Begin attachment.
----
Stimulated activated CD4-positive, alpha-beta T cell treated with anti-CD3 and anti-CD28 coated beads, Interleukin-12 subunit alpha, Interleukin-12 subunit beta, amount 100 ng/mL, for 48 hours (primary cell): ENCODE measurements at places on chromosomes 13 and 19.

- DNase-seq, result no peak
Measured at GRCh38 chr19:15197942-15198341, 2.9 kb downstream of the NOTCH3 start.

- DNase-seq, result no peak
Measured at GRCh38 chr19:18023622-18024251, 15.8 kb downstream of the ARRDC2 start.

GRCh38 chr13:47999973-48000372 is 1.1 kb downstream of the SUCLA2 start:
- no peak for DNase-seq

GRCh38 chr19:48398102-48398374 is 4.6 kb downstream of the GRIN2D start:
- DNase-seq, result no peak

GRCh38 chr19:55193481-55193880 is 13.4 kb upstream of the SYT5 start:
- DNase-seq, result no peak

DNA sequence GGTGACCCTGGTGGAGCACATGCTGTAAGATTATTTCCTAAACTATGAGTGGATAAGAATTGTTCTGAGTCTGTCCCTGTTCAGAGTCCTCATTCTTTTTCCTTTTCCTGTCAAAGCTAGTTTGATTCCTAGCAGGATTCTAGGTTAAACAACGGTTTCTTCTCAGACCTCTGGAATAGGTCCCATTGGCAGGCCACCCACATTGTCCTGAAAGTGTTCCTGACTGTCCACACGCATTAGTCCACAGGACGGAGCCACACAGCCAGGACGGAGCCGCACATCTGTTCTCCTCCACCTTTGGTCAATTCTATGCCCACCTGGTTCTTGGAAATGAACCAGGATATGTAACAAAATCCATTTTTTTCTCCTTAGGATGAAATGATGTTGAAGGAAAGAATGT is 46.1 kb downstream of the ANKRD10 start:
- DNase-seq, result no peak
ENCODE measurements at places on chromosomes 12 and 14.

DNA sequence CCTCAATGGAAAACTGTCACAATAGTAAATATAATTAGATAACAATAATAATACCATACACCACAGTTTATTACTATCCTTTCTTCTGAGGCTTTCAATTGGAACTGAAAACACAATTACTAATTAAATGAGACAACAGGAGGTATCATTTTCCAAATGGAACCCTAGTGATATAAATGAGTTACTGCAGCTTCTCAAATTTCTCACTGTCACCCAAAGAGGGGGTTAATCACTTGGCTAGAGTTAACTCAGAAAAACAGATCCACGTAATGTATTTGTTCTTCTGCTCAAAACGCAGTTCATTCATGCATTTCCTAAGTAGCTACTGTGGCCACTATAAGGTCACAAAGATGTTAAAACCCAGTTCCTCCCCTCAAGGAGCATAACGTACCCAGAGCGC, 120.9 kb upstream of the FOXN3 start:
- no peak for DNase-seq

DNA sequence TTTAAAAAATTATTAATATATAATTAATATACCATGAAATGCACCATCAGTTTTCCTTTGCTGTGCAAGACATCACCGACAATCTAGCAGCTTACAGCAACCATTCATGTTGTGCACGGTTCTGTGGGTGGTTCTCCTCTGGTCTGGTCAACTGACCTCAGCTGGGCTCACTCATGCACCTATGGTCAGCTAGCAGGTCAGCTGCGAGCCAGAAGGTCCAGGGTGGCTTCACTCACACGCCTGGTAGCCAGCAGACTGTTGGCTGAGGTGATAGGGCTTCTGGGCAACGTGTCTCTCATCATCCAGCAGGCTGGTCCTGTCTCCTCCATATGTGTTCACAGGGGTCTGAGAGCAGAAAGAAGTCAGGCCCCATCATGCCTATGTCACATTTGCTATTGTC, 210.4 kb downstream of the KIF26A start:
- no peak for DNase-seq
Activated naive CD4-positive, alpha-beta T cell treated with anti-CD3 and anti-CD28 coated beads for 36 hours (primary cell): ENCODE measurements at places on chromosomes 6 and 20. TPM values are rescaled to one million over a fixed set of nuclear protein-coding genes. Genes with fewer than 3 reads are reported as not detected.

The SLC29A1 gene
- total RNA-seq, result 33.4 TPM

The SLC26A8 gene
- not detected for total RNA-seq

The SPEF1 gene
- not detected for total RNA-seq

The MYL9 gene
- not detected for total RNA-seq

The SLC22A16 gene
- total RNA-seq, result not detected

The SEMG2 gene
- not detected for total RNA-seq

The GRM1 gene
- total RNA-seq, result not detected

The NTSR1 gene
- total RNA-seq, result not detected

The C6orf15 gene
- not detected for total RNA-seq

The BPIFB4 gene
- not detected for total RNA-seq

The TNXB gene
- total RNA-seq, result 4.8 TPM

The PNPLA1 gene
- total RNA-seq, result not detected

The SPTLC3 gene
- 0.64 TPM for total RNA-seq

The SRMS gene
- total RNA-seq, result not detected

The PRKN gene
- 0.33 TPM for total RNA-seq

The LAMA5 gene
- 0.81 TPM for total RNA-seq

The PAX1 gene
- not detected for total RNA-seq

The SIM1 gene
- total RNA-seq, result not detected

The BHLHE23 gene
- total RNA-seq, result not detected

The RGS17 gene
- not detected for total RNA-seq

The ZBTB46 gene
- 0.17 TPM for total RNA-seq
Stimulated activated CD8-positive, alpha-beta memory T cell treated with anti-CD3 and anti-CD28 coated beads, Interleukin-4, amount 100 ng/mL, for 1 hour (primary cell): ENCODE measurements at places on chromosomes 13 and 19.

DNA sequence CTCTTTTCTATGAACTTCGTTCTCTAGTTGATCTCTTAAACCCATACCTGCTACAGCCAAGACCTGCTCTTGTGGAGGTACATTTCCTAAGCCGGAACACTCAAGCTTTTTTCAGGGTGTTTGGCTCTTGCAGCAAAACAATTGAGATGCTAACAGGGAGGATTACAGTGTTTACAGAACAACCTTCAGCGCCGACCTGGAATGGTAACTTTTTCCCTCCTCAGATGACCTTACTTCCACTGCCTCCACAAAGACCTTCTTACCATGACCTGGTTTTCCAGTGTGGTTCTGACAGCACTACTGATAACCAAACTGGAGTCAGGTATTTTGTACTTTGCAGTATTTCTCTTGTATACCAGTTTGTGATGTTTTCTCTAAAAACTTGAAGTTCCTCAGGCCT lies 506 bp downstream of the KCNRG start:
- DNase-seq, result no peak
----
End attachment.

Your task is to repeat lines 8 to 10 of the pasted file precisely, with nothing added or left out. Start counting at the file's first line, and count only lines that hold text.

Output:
GRCh38 chr19:48398102-48398374 is 4.6 kb downstream of the GRIN2D start:
- DNase-seq, result no peak

GRCh38 chr19:55193481-55193880 is 13.4 kb upstream of the SYT5 start: